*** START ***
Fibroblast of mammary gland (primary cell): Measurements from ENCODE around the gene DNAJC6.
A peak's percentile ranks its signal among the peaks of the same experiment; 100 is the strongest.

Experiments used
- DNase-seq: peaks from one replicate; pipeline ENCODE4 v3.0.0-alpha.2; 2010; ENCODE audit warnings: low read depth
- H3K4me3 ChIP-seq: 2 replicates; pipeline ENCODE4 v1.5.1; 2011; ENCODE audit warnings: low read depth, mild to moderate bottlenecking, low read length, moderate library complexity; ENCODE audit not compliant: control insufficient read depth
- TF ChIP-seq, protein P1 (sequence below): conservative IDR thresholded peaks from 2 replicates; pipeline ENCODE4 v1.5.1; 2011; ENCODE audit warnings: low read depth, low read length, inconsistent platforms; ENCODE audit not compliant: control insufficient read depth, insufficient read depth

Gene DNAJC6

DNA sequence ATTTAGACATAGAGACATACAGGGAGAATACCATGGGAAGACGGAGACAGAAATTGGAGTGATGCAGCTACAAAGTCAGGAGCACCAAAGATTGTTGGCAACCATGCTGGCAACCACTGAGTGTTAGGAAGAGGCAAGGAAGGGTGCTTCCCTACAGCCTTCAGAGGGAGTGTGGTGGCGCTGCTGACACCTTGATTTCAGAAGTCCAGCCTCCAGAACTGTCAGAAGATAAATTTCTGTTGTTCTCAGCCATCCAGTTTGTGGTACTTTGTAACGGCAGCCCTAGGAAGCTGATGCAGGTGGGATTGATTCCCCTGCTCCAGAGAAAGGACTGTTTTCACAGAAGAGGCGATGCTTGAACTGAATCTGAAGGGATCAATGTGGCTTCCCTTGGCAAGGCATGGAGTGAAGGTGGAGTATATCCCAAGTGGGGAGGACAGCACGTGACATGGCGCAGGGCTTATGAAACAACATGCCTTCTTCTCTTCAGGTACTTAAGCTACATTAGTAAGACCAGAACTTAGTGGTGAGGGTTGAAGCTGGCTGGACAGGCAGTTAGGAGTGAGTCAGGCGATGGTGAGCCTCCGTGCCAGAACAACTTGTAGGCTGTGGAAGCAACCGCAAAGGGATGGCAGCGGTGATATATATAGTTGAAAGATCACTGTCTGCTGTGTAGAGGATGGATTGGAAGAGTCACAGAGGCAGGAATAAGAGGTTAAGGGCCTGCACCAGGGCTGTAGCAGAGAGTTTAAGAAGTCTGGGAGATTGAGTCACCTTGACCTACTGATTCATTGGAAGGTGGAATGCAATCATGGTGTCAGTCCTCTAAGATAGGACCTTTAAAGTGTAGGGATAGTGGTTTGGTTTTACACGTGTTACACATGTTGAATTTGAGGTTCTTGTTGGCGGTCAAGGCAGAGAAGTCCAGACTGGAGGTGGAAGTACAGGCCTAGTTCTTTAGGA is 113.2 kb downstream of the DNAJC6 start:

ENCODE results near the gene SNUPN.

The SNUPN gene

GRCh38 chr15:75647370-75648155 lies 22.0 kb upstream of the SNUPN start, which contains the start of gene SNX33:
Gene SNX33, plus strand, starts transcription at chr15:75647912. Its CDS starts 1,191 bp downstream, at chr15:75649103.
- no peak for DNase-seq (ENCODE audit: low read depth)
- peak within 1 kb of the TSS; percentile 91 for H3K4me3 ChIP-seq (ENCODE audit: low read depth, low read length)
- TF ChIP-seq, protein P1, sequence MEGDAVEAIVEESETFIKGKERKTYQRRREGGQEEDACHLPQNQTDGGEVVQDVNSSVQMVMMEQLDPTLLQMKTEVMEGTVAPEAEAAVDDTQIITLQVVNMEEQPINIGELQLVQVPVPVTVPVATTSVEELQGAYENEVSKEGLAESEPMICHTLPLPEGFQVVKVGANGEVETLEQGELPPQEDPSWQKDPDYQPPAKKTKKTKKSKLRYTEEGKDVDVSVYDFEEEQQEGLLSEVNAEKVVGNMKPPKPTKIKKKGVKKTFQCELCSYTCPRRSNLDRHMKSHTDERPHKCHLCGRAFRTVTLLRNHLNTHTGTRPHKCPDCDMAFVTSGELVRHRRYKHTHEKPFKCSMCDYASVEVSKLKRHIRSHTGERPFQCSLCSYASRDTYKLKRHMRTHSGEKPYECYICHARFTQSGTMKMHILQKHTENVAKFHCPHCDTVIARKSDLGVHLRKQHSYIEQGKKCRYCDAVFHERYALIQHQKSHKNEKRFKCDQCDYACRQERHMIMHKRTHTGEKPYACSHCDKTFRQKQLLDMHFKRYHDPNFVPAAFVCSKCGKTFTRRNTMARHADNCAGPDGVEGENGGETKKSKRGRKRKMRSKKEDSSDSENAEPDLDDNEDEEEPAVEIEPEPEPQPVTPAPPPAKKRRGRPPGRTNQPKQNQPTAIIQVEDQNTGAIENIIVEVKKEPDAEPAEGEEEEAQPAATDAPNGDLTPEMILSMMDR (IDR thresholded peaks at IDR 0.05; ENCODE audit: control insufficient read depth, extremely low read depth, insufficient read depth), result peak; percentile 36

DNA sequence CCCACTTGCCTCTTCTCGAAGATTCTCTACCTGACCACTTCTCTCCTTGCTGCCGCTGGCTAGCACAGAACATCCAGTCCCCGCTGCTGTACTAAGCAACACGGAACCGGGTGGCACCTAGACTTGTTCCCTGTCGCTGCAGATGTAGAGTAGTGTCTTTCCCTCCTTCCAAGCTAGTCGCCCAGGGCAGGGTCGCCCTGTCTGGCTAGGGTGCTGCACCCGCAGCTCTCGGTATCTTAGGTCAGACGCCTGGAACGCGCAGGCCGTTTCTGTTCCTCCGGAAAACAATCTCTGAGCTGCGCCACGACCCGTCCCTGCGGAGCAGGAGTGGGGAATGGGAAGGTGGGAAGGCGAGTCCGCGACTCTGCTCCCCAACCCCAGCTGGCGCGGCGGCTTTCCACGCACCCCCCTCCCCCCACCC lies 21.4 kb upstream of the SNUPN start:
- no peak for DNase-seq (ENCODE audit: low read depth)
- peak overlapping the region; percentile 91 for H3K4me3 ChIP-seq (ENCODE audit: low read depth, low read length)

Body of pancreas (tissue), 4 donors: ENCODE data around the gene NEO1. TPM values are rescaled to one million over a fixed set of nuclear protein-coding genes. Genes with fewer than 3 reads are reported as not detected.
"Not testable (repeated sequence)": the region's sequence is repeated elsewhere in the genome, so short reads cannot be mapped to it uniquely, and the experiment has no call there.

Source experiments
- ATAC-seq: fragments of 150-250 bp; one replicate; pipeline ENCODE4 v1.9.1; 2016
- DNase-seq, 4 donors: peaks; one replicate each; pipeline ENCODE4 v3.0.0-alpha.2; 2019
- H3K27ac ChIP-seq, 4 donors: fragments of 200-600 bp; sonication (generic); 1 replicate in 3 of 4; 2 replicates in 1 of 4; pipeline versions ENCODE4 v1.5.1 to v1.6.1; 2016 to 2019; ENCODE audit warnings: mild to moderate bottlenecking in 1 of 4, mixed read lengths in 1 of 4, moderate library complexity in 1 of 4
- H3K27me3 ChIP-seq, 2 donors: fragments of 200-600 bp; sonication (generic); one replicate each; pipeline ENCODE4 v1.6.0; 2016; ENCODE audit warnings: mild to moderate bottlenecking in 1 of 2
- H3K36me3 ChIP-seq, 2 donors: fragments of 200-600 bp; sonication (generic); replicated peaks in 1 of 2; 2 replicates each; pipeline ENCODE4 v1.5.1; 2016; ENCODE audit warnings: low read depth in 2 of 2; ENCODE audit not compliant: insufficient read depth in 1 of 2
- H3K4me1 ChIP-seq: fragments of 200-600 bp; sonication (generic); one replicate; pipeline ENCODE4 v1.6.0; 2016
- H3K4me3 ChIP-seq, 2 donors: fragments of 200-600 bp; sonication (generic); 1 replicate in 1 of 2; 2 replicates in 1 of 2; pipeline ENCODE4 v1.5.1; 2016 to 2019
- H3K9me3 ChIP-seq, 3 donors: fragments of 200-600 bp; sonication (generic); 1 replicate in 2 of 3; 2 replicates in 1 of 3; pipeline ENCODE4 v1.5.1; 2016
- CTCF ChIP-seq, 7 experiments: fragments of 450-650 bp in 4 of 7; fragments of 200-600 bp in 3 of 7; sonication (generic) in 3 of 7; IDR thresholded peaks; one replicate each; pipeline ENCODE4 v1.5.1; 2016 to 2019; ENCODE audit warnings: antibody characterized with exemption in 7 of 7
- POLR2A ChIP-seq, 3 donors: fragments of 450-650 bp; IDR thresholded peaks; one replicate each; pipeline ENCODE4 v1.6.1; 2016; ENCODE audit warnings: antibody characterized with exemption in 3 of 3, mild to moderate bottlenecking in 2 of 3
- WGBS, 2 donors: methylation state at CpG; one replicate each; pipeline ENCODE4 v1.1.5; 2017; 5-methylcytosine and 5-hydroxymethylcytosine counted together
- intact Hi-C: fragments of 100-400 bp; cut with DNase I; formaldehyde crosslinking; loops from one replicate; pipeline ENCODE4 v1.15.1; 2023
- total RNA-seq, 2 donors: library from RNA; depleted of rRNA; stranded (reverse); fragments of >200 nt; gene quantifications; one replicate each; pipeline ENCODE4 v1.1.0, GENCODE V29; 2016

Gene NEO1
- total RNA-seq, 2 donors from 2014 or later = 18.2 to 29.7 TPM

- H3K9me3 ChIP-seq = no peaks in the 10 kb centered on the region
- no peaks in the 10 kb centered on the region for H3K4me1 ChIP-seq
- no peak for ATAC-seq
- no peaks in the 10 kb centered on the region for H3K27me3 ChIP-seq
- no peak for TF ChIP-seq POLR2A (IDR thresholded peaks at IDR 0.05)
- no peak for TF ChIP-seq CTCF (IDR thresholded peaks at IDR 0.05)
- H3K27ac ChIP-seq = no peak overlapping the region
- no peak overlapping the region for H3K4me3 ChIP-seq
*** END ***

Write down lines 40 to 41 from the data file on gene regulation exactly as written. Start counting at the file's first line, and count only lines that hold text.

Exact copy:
- no peaks in the 10 kb centered on the region for H3K27me3 ChIP-seq
- no peak for TF ChIP-seq POLR2A (IDR thresholded peaks at IDR 0.05)